3 Min Read
BEIJING (Reuters) - The head coach of China's all-conquering men's table tennis team has warned Olympic and world singles champion Zhang Jike to knuckle down at the Asian Games or risk throwing away his chance to defend his gold medal at the Rio Games.
Though the 26-year-old has been virtually untouchable in singles since his 2011 world title in Rotterdam, his lackluster performances in team events have been a source of frustration for long-serving coach Liu Guoliang.
China won the world championships team event in Japan in May but Zhang was swept 3-0 by Germany's Dimitrij Ovtcharov in his rubber of the final, and also had a surprise loss to Taiwan's Chen Chien-an at last year's World Team Classic in Guangzhou.
Liu cautioned the Qingdao-born paddler, the fastest winner of the 'grand slam' of Olympic, world championship and world cup table tennis' titles, against complacency and said his team mates were eyeing his place for the Rio singles.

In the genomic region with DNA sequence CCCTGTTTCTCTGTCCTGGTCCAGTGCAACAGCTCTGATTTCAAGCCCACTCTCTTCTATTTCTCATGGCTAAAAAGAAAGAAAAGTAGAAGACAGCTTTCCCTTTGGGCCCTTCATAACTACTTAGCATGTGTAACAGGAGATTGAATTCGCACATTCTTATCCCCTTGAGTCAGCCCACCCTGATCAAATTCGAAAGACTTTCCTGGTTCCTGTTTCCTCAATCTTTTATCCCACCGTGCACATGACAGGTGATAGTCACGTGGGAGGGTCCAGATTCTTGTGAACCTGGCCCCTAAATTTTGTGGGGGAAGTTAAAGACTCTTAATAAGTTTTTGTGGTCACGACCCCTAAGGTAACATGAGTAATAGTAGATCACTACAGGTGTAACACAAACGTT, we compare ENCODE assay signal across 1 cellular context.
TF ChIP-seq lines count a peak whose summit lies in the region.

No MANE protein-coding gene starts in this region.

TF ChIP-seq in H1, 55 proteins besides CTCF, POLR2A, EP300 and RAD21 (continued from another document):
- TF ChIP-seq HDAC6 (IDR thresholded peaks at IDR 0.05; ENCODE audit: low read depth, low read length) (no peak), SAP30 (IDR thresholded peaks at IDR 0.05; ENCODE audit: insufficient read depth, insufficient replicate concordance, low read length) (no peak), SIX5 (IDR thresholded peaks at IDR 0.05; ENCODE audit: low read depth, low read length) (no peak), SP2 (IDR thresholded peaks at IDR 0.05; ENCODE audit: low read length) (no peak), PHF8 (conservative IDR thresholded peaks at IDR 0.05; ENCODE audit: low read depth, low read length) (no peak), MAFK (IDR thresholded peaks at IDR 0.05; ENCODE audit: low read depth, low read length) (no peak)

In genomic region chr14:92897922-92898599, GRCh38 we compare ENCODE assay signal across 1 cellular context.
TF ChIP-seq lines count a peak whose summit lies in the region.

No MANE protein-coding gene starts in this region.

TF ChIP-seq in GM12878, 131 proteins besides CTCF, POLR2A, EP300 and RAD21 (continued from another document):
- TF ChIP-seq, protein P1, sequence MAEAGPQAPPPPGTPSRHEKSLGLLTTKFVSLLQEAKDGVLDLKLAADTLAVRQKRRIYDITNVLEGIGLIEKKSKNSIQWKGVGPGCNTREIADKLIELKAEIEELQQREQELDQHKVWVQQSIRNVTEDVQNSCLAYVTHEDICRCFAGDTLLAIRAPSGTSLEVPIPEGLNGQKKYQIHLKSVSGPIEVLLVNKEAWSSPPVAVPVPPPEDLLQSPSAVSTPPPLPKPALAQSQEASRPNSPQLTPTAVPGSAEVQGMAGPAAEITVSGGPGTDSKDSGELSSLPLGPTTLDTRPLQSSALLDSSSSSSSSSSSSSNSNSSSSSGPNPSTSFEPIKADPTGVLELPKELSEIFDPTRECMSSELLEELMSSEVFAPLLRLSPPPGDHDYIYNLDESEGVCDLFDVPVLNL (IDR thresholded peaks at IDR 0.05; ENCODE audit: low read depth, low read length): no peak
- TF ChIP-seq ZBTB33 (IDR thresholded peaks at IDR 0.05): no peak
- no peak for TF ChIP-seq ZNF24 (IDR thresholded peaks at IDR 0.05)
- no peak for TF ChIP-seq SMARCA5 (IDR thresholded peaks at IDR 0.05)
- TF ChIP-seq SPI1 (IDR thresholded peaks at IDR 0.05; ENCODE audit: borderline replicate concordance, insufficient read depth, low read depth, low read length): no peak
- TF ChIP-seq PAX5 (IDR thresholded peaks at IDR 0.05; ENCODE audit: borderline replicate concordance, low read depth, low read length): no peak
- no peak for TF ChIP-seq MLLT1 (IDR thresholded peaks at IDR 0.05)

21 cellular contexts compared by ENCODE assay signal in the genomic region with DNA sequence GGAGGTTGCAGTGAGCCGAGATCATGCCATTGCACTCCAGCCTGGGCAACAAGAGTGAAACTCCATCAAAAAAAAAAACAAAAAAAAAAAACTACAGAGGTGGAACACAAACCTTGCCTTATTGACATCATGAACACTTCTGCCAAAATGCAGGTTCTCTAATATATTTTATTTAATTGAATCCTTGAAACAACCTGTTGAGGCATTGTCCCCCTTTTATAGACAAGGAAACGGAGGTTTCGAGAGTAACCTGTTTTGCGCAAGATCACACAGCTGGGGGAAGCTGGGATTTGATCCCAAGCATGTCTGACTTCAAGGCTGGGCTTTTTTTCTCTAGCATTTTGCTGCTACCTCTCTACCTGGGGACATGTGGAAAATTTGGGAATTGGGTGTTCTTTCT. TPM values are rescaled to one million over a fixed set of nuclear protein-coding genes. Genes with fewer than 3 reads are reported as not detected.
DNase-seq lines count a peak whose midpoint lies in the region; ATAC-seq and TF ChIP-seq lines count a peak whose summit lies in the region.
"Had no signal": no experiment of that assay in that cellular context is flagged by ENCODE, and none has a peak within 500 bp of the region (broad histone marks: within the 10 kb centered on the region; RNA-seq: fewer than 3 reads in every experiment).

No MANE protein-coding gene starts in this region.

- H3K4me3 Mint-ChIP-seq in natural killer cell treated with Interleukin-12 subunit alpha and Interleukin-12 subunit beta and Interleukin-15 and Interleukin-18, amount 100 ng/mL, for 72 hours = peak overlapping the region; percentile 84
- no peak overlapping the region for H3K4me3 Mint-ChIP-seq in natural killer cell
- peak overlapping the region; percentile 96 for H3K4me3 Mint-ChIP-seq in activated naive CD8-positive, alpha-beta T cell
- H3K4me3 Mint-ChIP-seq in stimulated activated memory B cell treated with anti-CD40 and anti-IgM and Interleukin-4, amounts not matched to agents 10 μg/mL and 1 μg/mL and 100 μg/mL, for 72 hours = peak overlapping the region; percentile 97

"I gave him some reminders and even warnings about his position," Liu told local media. "In the nearly two-year period to Rio, the competition will be fierce. He really can't make have a mistake.
"(World number two) Fan Zhendong and (number one) Xu Xin are also a chance (to win the grand slam) and I believe their ability now is the same as it was for when Zhang won his."
Liu said Zhang had been dogged by questions about his sense of team camaraderie and responsibility over the past two years, and that "the problems had not been fundamentally solved".
"Some of his performances on court have been listless ... He has appeared like he doesn't care and has actually given me the feeling his heart's not in it. I felt that was obvious at the championships in Japan."
Boasting all of the men's top four in singles and six of the top seven in women's singles, China are almost certain to dominate the Asian Games tournament at Incheon, but Liu was adamant he would come down hard on any weak links.
"In the Asian Games team component, (Zhang) can't make any mistake," he said. "With every loss there's danger. By the time he feels that danger, it might be too late for him."
Reporting by Ian Ransom in Melbourne; Editing by Peter Rutherford